Students disrupt fee hearing


The Fees Commission hearing held at East London City Hall yesterday had to be suspended after angry students stormed the venue.

The students from the University of Fort Hare and other universities questioned the credibility of the consultations.

Police had to be called in to escort commission chairman Judge Jonathan Heher out of the council chambers.

About 30 minutes into his presentation, Fort Hare vice-chancellor Mvuyo Tom was disrupted by about 200 students who entered the council chamber, demanding the immediate release of Fort Hare’s residence report.

Judge Heher called for order and threatened to adjourn the meeting if the students did not calm down.

During the chaos, one student took a microphone and told Heher that the commission was a waste of time and the students did not recognise the commission or Heher.

Heher stood up and left the hall. On his way to the exit, some of the students approached him, trying to stop him from leaving.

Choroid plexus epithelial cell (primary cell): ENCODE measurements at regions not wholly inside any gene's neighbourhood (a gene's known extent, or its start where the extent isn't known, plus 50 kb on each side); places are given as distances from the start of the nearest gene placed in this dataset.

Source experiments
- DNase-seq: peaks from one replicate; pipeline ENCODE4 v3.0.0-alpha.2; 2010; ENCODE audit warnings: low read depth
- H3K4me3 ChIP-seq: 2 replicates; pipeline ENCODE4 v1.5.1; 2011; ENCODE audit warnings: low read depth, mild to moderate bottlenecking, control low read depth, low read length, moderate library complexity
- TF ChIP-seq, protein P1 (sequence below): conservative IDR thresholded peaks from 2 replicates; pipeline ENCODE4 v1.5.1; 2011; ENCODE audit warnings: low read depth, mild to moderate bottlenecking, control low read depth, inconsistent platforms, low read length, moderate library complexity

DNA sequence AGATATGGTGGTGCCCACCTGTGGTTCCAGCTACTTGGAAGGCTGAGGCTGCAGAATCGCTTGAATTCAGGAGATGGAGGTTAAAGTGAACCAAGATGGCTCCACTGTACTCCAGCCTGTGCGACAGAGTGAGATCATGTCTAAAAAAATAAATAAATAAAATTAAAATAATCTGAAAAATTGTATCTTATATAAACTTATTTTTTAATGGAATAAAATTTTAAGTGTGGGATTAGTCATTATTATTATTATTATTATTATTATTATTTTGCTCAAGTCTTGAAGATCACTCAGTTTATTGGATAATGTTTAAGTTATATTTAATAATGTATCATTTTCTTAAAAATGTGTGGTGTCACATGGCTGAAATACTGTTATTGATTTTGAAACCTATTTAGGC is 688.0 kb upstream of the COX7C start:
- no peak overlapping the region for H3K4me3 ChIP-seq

They told him to listen to their presentation, which they said was a true reflection of what was going on at their institutions.

Commission officials blocked the students, shielding Heher and enabling him to leave.

Police then escorted the students out.

The commission later recommenced.

Walter Sisulu University vice-chancellor Rob Midgley, in his submission, said the university had not done a study on the feasibility of free education but acknowledged the current funding model was not sufficient to fund higher education.

He proposed a system where student fees were charged on the basis of affordability.

Midgley said 85% of students who were at the institution depended on some form of government funding.

He said 48.7% of WSU’s income came from state subsidies and 48.2% was fee related.

“Because they come from the poorest of the poor, NSFAS pays for 72% of our undergraduate students,” he said.

The commission also heard submissions from the National Tertiary Education Union, which said it was concerned the call for insourcing would lead to a situation where staff were paid less by institutions – as at Nelson Mandela Metropolitan University.

Led by its secretary-general Grant Abbott, the union gave its input on ways in which free education could be achieved. These included converting tertiary staff to be recognised as full civil servants paid by the state.

The union also proposed that the government separate the budget allocations of other higher education institutions and TVET colleges.

He said although they supported the call by students, they were concerned about violent protests. — simthandilef@dispatch.coza/

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